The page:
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thalidomide

[thuh-lid-uh-mahyd]
noun
  1. a crystalline, slightly water-soluble solid, C13H10N2O4, formerly used as a sedative: if taken during pregnancy, it may cause severe abnormalities in the limbs of the fetus.
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Origin of thalidomide

1955–60; (ph)thal(im)ido(glutari)mide, equivalent to phthalimide (phthal(ic) + imide) + -o- + glutarimide (glut(en) + (tart)ar(ic) + imide)
Dictionary.com Unabridged Based on the Random House Unabridged Dictionary, © Random House, Inc. 2018

British Dictionary definitions for thalidomide

thalidomide

noun
    1. a synthetic drug formerly used as a sedative and hypnotic but withdrawn from the market when found to cause abnormalities in developing fetuses. Formula: C 13 H 10 N 2 O 4
    2. (as modifier)a thalidomide baby
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Word Origin

C20: from thallic + -id- (from imide) + imide
Collins English Dictionary - Complete & Unabridged 2012 Digital Edition © William Collins Sons & Co. Ltd. 1979, 1986 © HarperCollins Publishers 1998, 2000, 2003, 2005, 2006, 2007, 2009, 2012

Word Origin and History for thalidomide

Thalidomide

n.

1958, from "phthalimidoglutarimide," based on abbreviated form of naphthalene; a morning-sickness drug responsible for severe birth defects in Europe from 1956 to 1961, when it was withdrawn. It never was approved for use in America thanks to the efforts of Dr. Helen Brooke Taussig (1898-1986). Thalidomide baby is attested from 1962.

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Online Etymology Dictionary, © 2010 Douglas Harper

thalidomide in Medicine

thalidomide

(thə-lĭdə-mīd′)
n.
  1. A sedative and hypnotic drug that was withdrawn from sale after it was found to cause severe birth defects when taken during pregnancy.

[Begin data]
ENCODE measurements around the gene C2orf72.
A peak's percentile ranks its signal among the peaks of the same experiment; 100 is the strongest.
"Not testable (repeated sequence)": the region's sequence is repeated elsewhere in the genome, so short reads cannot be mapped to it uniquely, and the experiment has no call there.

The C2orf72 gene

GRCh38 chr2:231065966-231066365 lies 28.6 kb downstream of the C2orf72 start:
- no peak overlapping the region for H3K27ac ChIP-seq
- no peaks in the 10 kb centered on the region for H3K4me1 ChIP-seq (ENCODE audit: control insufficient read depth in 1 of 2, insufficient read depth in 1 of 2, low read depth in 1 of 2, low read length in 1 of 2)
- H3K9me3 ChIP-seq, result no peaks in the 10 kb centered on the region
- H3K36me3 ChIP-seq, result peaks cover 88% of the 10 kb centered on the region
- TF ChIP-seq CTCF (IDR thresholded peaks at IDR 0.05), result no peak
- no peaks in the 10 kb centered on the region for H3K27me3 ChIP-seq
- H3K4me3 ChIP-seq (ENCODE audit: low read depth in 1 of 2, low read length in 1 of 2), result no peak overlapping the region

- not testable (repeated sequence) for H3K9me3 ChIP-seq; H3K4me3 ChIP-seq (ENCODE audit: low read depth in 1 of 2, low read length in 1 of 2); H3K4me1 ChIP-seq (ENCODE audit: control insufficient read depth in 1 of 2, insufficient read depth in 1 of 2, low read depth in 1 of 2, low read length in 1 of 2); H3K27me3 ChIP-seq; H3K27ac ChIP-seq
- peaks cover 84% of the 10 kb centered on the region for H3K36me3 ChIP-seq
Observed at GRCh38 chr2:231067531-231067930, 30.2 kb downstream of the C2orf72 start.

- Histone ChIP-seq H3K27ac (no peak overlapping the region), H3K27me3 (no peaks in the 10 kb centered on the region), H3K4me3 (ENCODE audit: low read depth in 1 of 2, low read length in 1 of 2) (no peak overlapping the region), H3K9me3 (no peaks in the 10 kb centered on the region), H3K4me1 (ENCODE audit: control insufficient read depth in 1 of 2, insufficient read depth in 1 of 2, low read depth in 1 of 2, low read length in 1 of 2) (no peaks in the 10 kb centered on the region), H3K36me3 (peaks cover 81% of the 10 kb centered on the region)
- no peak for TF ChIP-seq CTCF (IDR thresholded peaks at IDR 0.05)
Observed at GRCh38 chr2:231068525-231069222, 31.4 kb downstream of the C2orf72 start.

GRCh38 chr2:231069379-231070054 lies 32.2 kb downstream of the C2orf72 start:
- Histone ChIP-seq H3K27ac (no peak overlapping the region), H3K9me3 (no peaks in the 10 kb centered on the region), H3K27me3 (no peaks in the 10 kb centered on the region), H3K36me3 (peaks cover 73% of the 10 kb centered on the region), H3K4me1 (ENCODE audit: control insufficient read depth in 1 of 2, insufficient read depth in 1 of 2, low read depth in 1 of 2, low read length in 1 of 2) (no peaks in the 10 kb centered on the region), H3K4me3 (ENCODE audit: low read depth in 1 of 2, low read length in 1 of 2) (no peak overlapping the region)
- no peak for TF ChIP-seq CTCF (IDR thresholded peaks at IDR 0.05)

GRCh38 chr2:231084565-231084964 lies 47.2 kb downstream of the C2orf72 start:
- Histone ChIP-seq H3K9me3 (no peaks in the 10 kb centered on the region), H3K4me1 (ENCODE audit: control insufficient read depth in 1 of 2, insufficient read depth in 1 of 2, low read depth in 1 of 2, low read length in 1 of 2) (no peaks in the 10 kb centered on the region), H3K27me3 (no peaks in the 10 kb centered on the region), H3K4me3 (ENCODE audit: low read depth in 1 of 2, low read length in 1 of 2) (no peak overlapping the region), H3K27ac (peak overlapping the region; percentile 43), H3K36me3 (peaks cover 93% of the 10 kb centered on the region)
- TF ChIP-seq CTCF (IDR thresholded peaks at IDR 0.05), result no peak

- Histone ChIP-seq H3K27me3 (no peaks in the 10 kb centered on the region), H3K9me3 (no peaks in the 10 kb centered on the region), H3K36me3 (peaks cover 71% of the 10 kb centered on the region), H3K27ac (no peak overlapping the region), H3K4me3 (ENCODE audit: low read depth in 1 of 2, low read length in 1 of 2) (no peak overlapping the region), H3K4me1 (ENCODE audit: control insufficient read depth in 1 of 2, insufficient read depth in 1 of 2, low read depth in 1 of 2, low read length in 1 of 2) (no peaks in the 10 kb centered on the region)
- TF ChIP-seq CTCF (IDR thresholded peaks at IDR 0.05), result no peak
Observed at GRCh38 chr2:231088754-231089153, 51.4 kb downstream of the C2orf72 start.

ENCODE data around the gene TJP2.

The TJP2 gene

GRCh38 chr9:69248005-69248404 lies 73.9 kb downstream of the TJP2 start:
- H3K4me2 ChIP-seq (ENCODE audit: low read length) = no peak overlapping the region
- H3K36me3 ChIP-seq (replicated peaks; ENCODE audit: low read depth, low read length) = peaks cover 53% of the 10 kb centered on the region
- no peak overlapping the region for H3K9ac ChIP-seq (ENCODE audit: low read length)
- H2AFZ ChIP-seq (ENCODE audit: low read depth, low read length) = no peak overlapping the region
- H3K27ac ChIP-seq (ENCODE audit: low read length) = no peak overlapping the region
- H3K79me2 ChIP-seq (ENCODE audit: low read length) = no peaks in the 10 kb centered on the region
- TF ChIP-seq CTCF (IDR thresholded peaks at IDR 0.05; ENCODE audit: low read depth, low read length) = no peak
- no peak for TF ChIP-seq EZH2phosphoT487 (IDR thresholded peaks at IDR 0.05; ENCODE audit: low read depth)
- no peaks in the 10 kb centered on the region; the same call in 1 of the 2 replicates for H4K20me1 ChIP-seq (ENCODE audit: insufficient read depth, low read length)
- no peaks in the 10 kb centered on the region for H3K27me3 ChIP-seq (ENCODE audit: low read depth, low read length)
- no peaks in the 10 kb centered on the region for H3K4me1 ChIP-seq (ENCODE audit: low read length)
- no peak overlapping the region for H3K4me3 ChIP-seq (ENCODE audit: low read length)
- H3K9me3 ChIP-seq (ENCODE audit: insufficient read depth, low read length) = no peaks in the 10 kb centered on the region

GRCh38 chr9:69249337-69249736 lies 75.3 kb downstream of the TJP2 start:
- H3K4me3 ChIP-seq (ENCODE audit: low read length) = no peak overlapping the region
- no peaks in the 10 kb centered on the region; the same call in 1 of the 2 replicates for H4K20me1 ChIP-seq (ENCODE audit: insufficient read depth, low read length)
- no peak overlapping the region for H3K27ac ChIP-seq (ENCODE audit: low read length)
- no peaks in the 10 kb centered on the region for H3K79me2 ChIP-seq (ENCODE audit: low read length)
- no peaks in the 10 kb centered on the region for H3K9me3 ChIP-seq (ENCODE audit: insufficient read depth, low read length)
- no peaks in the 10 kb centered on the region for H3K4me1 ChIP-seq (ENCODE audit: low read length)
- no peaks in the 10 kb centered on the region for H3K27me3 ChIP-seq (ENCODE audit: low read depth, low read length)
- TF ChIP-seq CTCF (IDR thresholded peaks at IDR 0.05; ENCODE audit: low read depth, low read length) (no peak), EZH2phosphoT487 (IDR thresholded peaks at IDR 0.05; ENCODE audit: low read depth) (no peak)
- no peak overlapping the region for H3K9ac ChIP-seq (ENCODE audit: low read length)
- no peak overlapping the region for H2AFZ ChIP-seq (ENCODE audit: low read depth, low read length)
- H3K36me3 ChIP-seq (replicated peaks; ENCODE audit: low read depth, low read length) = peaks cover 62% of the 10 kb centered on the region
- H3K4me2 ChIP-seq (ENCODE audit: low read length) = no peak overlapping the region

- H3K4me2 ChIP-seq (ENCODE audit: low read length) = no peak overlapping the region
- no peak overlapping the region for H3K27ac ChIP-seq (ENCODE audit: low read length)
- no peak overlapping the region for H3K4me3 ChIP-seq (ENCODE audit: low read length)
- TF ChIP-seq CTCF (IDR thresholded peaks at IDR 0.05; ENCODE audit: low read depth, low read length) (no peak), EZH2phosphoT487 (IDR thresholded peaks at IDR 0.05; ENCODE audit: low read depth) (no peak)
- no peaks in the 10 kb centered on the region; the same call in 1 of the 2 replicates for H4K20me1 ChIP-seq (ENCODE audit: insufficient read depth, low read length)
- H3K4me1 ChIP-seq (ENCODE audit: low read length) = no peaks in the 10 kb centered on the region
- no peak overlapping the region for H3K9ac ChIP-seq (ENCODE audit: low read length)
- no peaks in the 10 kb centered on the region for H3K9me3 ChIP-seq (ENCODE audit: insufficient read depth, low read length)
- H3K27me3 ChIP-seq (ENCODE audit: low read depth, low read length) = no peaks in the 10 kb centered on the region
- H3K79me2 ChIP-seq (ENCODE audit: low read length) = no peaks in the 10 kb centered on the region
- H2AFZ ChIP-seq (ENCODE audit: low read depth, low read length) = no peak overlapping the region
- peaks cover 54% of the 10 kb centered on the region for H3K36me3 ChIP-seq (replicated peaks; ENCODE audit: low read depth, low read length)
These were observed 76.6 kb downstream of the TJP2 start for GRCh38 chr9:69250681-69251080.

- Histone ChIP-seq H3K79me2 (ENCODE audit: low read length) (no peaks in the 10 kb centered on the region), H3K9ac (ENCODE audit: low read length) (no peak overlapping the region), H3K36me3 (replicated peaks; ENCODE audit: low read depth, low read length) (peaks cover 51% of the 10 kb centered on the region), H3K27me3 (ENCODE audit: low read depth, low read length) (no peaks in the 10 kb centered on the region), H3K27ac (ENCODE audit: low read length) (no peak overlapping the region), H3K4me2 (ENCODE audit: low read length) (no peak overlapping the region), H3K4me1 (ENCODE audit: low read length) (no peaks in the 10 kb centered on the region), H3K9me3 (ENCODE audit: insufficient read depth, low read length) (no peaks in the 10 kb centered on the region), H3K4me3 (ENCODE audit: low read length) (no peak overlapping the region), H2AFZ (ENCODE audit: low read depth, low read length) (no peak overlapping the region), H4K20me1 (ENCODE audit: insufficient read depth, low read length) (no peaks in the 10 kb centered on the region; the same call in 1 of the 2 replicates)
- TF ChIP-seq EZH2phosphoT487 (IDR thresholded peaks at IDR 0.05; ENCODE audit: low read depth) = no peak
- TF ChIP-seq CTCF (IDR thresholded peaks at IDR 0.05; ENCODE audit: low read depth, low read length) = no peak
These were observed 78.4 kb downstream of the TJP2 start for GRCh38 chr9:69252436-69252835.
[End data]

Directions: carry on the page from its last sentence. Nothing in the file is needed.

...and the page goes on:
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The American Heritage® Stedman's Medical Dictionary Copyright © 2002, 2001, 1995 by Houghton Mifflin Company. Published by Houghton Mifflin Company.

thalidomide in Science

thalidomide

[thə-lĭdə-mīd′]
  1. A drug used to treat leprosy. It was previously prescribed to treat nausea during early pregnancy, but was found to cause severe birth defects, including stunting or absence of the limbs. Chemical formula: C13H10N2O4.
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The American Heritage® Science Dictionary Copyright © 2011. Published by Houghton Mifflin Harcourt Publishing Company. All rights reserved.

thalidomide in Culture

thalidomide

[(thuh-lid-uh-meyed)]

A sedative drug that was developed and used in Europe in the 1960s. Thalidomide was taken off the market when it became evident that it caused severe birth defects in babies born to women who had used the drug during pregnancy.

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Note

References to thalidomide are often made when illustrating the dangers of using drugs whose side effects are not well known.
The New Dictionary of Cultural Literacy, Third Edition Copyright © 2005 by Houghton Mifflin Harcourt Publishing Company. Published by Houghton Mifflin Harcourt Publishing Company. All rights reserved.